More than ever, Amsterdam artists are coming together to form collectives, which means that the solo artist seems to be disappearing. This is a trend that has been visible for some time.
It is to the credit of the jury for the annual Amsterdam Art Prize 2022 of the Amsterdam Fund for the Arts (AFK) that they emphatically focus on collectives both in the nominations and in the final selection of the winners. It can be a group of visual artists, radio makers, people who want to inspire others through art, artists who enter the neighborhood, in short an unprecedented and above all new versatility. Councilor Touria Meliani (GroenLinks, Art) announced the three art prizes on Monday 10 October to an almost full Rabozaal of the ITA, or the former Stadsschouwburg on Leid-seplein.
Color on the cheeks in Amsterdam
Fashion designer and visual artist Bodil Ouédraogo received the Stimulation Award. The collective of Echobox Radio, an online radio station that managed to attract around 150 radio producers and countless listeners during the corona era, became the winner of the Work of the Year. Finally, Rainbow Soulclub was the winner of the award for proven quality. Three times an amount of 35,000 euros is attached to the prize, plus a sculpture by Tim Breukers with the title Skyline remix. All co-nominees will also receive a photo and 3,500 euros.
In his celebratory speech, the councilor spoke of artists who “give color to Amsterdam’s cheeks” and that the city needs artists to “offer comfort and perspective on something new in these times of a very uncertain future”. Meliani also emphasized that art “is a basic need for every Amsterdammer”.
These collectives know how to ‘connect neighborhood and world’, as Laurien Saraber, director of AFK, puts it in her speech. “It is the foundation of our creative city.” According to her, “all creators understand the art of bringing people together” and they bring “joy with a sharp edge”.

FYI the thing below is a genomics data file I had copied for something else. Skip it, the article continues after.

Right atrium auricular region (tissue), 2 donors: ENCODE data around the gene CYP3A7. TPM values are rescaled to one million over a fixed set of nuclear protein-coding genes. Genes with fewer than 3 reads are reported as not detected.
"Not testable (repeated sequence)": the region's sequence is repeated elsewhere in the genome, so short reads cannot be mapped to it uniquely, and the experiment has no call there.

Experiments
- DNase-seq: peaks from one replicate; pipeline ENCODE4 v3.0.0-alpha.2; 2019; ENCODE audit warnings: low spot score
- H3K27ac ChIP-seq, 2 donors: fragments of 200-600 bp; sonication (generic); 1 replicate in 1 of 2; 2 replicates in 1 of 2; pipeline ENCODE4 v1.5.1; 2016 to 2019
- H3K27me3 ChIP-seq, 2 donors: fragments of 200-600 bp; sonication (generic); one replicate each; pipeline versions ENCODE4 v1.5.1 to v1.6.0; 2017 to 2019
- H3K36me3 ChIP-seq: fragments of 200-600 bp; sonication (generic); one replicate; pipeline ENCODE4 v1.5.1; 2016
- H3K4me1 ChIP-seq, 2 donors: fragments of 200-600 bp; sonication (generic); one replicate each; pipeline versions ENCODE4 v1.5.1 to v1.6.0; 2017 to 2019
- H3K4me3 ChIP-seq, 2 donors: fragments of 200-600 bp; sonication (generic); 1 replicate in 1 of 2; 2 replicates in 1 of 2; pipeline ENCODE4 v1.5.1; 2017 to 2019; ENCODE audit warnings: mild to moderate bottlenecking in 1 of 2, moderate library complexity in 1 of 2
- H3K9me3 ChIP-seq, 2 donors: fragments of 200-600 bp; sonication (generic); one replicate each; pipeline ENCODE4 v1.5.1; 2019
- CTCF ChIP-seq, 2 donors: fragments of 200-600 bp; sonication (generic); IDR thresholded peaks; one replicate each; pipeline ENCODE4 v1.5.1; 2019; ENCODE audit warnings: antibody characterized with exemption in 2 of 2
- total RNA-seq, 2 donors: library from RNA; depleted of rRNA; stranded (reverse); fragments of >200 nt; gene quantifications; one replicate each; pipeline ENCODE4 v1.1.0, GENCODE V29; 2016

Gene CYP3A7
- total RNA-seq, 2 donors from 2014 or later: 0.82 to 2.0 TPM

The entries were made by Amsterdammers themselves, more than five hundred this year
The entries for the Amsterdam awards are made by the inhabitants of the city itself, this year more than five hundred. All categories are represented, from documentary to dance, from music to performance – although the number of contributions from the world of dance and theater was small this year due to corona.
The jury, chaired by the poet and composer Micha Hamel, puts its finger on the pulse of artistic Amsterdam. In glowing terms, Hamel said: “We see collectives that challenge each other. . . . Artists seek direct conversation with others. With their audience, with residents, the city or with colleagues to search together for new connections and forms.” The jury also sees that the artists are committed to a ‘liveable city’, where the social and the artistic form one whole. It is also the first time that the artists work in several disciplines; the jury calls that slashgeneration that clearly makes its voice heard. A slash artist is therefore simultaneously “creator/curator/performer/collaborator”.
Echobox Radio and especially Rainbow Soulclub testify to this ‘growing commitment’. In 2005, the artist duo Saskia Janssen and George Korsmit contacted Regenboog Groep, a foundation that takes care of hard drug addicts and the homeless. For 17 years, the ‘customers’, as it is officially called, have joined the artists at the Blaka Watra walk-in house at Droogbak to paint, draw and cook. In this way, Soulclub breaks the boundaries of the artistic to the social domain.
The prize for Documented Quality is not established through nominations, but is a completely independent choice by the jury itself. This collective works in the heart of Amsterdam, in the ‘heart of misery’, as one of the homeless very aptly put it in an introductory film. He said, “It’s a long way to get here.” Then he made a headline on stage.
The connection with society applies to Echobox Radio, which was created in the summer of 2021, when night culture died out due to corona. The group of radio producers decided to offer an online platform for both beginners and advanced radio producers. They call it “radical openness”: anyone can sign up. According to the jury, a local initiative with a ‘cosmopolitan appearance’.
Fashion as an art form
Bodil Ouédraogo creates other connections, the one between fashion and art, between her roots in West Africa (Burkina Faso) and modern Amsterdam. She calls all this The art of dressing up.
Also read: Dressing up shows respect for others
Her work has been shown in both the Stedelijk Museum and Amsterdam Fashion Week. “I treat fashion as an art form,” she says shortly after the award ceremony. “It’s about how people wear clothes and what they express with it, how they present themselves to the world. When I look at the street scene in Amsterdam, it is significant and rich.”
In her installations, she projects video images onto dancers enveloped in grand boubou, a loose-fitting garment for men and women. Ouedraogo: “You can’t stand still in this, you have to move in it. These clothes define the identity of the person who wears them and also the pride of wearing them.”
In her work and way of seeing, Ouedraogo tries to discover aspects that for her are “linked to ‘Black culture’.”